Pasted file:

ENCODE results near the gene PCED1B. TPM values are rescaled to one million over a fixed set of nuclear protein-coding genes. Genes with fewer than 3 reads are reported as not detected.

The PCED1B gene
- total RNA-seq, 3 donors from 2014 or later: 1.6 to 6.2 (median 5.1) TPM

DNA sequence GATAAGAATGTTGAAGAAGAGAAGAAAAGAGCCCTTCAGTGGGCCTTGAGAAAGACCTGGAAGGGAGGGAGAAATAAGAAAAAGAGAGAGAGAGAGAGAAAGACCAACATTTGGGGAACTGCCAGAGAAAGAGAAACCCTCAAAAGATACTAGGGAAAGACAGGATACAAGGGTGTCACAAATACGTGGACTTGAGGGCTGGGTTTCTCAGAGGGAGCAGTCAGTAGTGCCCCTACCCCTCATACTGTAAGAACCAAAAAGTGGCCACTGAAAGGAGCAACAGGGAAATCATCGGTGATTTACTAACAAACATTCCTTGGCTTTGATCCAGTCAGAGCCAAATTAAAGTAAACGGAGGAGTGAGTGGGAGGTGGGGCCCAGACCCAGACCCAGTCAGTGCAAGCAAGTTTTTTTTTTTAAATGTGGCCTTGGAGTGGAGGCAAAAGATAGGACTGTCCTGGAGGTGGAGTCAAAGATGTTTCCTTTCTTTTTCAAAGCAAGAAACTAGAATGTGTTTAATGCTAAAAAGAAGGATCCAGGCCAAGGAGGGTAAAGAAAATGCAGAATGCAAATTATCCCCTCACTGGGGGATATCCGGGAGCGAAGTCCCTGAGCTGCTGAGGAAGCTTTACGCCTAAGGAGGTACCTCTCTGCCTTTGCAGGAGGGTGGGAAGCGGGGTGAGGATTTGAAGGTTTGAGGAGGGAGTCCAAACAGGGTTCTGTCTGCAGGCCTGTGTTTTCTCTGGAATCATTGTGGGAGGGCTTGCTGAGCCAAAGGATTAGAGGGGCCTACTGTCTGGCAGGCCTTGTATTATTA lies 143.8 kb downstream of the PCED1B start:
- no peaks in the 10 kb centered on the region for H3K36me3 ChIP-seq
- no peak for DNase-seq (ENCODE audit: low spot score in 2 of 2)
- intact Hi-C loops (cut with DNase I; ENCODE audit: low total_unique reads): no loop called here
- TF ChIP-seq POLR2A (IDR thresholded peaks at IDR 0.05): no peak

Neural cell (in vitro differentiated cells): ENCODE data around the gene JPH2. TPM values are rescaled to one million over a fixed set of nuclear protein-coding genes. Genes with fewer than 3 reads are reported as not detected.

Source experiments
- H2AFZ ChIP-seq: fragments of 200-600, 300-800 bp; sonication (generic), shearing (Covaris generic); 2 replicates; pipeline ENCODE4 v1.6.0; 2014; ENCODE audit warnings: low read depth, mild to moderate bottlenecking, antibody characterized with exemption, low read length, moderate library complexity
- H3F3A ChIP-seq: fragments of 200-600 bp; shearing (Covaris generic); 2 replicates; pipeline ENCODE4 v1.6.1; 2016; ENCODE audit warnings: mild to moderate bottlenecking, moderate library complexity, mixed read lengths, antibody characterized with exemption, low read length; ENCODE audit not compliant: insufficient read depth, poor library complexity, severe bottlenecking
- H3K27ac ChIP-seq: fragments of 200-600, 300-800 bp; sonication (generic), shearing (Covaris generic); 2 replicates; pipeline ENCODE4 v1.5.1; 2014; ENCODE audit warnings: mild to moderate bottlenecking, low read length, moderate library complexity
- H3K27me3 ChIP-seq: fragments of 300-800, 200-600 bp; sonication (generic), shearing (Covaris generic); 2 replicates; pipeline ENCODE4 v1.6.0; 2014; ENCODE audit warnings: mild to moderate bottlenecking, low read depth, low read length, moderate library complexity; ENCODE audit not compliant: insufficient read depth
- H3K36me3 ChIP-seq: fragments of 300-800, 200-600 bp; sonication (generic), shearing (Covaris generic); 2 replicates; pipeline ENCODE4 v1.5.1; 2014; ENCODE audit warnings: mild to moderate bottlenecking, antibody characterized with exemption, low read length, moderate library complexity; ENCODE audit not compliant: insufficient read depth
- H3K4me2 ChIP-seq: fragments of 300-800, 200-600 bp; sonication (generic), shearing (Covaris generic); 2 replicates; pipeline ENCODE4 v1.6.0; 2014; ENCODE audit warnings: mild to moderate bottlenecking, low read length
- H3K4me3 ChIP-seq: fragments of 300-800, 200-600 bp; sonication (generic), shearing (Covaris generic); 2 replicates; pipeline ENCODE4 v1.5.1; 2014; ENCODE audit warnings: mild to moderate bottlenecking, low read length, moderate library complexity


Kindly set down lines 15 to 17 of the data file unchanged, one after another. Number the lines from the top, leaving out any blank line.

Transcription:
- H3K36me3 ChIP-seq: fragments of 300-800, 200-600 bp; sonication (generic), shearing (Covaris generic); 2 replicates; pipeline ENCODE4 v1.5.1; 2014; ENCODE audit warnings: mild to moderate bottlenecking, antibody characterized with exemption, low read length, moderate library complexity; ENCODE audit not compliant: insufficient read depth
- H3K4me2 ChIP-seq: fragments of 300-800, 200-600 bp; sonication (generic), shearing (Covaris generic); 2 replicates; pipeline ENCODE4 v1.6.0; 2014; ENCODE audit warnings: mild to moderate bottlenecking, low read length
- H3K4me3 ChIP-seq: fragments of 300-800, 200-600 bp; sonication (generic), shearing (Covaris generic); 2 replicates; pipeline ENCODE4 v1.5.1; 2014; ENCODE audit warnings: mild to moderate bottlenecking, low read length, moderate library complexity